Indeed, using the simplicial localization of Dwyer-Kan (hammock localization or its more modern variant "Grothendieck-style simplicial localization" detailed in sections 34 and 35 of Dwyer-Hirschhorn-Kan-Smith (Homotopy Limit Functors on Model and Homotopical categories), we can embed the case of homotopical categories into the case of simplicially enriched categories. This turns our ordinary derived categories into categories enriched in weak homotopy types of CW complexes such that $\pi_0Map_C(X,Y):=Hom_{Ho(Set_\Delta)}(\Delta^0, Map_C(X,Y))\cong Hom_{W^{-1}C}(X,Y)$, where $W^{-1}C$ is the derived category. The papers of Dwyer-Kan (or the recollection of these techniques in Chapter 17 of Phil Hirschhorn's Model Categories and their Localizations) give a way to compute the mapping space in terms of simplicial and cosimplicial resolutions. This formulation is interesting because it lets us use the well-developed techniques of homotopical algebra in a simplicially-enriched category as well (for instance, there is a very mature theory of homotopy limits and colimits in this setting). This also gives the correct data and bypasses the need of working with triangulated categories, for instance. To use the language of the nLab (which is often scarier-sounding than it actually is), this is the $(\infty,1)$-categorical approach to derived categories.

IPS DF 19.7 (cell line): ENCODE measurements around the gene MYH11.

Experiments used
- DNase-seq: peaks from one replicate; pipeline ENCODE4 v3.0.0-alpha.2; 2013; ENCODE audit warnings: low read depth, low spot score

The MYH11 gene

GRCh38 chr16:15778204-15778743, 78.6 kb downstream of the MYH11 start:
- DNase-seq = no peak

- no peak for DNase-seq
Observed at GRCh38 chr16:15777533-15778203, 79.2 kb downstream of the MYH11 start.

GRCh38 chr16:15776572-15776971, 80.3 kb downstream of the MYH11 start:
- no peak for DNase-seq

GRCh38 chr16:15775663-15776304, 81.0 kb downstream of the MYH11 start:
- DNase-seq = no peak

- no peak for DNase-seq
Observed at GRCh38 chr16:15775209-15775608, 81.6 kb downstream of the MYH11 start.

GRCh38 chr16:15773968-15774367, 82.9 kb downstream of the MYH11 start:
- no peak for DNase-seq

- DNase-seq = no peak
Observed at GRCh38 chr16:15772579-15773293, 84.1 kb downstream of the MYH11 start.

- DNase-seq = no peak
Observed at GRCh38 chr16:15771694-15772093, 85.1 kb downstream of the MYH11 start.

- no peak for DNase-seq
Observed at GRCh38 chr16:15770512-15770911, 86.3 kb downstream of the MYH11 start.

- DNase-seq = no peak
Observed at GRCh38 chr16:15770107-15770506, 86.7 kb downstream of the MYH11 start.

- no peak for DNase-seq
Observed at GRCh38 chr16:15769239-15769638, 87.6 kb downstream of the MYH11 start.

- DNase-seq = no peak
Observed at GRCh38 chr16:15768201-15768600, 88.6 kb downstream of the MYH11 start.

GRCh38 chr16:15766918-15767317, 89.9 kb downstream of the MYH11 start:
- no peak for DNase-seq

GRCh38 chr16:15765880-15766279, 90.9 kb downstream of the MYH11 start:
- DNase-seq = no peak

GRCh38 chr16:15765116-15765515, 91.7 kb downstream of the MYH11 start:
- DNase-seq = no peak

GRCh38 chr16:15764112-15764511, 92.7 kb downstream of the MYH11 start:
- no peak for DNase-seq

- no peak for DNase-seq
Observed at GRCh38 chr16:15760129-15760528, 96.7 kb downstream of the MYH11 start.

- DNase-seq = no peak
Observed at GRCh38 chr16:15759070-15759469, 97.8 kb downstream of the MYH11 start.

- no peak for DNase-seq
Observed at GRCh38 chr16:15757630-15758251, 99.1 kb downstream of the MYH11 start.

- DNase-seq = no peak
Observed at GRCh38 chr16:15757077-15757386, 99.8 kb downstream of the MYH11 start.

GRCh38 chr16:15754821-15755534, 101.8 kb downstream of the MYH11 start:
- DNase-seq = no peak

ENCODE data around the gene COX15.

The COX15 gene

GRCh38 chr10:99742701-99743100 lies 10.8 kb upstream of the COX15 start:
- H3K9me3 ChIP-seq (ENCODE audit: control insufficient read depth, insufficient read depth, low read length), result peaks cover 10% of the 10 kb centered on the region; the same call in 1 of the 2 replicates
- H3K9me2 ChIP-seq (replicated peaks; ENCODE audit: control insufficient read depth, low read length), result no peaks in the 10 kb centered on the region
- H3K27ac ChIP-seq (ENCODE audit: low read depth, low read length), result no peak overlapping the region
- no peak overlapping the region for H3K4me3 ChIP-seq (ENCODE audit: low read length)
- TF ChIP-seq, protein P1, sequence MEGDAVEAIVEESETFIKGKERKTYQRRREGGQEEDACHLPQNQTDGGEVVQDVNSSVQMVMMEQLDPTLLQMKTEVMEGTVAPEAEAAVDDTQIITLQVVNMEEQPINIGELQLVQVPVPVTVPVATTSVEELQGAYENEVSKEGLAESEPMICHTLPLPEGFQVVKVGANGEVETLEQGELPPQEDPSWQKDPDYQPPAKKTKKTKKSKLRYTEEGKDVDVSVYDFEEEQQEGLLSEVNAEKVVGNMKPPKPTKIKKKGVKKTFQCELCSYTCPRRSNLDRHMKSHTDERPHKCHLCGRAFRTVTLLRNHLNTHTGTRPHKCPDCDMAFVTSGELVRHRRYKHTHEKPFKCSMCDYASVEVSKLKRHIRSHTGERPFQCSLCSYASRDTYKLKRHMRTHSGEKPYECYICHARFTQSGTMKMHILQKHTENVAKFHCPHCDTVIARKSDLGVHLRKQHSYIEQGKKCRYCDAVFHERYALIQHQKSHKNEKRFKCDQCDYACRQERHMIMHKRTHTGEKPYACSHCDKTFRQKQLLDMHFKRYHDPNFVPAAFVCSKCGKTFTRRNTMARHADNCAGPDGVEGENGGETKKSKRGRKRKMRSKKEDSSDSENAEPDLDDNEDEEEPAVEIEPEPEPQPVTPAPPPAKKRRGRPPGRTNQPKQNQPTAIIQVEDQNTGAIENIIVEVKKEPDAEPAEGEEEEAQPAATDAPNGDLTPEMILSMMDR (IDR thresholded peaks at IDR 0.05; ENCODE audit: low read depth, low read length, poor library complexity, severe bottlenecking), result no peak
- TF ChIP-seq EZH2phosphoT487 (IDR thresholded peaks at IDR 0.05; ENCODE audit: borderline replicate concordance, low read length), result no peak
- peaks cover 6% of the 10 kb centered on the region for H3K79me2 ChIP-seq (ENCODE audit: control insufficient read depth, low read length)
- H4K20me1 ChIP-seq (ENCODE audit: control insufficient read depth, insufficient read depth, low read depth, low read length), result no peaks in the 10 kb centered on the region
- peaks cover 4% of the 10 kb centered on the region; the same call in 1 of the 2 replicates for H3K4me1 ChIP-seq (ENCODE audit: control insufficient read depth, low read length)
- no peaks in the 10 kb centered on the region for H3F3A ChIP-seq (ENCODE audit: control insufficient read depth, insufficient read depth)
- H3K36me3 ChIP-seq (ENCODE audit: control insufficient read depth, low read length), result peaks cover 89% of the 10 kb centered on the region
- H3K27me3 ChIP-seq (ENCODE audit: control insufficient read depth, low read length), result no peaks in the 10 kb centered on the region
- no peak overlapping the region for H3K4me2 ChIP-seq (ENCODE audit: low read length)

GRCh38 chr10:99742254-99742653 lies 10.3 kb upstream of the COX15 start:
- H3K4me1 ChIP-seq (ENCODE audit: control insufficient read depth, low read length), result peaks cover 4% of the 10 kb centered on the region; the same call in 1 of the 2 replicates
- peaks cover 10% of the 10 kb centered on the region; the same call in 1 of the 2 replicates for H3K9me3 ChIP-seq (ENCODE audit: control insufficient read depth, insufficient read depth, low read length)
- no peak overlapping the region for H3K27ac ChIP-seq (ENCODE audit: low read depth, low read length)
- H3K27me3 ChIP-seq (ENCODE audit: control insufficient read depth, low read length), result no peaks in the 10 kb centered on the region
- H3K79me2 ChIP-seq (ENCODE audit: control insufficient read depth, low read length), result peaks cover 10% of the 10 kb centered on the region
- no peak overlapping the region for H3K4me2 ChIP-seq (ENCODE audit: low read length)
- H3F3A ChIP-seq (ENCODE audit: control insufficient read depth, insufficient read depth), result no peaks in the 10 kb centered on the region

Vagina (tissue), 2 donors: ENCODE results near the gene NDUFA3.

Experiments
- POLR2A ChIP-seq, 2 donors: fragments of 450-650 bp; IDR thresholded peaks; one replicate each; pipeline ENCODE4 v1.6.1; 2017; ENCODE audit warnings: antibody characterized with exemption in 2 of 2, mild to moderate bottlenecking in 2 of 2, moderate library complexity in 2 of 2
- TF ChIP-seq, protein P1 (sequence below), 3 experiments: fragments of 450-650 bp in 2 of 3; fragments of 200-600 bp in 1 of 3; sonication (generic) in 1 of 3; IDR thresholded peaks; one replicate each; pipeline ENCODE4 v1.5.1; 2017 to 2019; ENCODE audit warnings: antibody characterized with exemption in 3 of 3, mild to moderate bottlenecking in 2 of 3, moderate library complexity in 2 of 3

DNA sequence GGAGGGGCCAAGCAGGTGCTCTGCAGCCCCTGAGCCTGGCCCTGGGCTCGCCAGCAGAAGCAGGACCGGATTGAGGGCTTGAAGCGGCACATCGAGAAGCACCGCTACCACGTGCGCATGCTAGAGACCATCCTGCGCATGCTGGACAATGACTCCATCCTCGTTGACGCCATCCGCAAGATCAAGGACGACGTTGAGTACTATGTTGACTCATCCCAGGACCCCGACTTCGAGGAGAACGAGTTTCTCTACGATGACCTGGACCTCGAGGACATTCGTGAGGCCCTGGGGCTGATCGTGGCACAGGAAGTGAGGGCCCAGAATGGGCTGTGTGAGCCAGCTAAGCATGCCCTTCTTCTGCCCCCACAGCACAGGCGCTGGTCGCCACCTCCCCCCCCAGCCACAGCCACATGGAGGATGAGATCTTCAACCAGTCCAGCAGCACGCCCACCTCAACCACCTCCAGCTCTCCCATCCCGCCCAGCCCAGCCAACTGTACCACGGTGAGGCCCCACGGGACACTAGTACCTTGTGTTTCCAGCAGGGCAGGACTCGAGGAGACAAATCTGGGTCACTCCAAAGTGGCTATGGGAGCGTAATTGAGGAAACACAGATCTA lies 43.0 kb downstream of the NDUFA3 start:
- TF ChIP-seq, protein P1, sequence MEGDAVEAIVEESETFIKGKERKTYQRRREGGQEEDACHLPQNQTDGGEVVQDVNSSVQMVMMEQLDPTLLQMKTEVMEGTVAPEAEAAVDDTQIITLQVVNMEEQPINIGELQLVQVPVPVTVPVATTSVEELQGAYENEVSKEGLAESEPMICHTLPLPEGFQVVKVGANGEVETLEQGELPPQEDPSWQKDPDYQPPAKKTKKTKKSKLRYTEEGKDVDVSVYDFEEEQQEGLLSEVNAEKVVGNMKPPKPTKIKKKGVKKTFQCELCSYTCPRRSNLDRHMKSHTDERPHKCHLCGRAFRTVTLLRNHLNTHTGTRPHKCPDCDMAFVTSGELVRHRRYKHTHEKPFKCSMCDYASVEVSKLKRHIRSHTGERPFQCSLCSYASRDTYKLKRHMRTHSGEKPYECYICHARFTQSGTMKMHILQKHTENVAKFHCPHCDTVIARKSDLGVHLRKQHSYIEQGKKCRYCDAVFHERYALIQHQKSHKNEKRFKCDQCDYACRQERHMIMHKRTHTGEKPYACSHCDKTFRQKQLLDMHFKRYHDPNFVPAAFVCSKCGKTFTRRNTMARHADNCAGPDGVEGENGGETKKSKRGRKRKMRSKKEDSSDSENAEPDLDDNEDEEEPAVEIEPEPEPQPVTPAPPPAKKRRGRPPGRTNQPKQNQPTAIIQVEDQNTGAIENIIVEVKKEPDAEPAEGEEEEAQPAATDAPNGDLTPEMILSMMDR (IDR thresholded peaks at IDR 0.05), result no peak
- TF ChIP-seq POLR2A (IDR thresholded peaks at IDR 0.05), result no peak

(Note that in the above, we would let $C$ be an appropriate category of chain complexes (of sheaves)).

If I remember correctly, this approach is roughly discussed in SGA 4 exposé 2.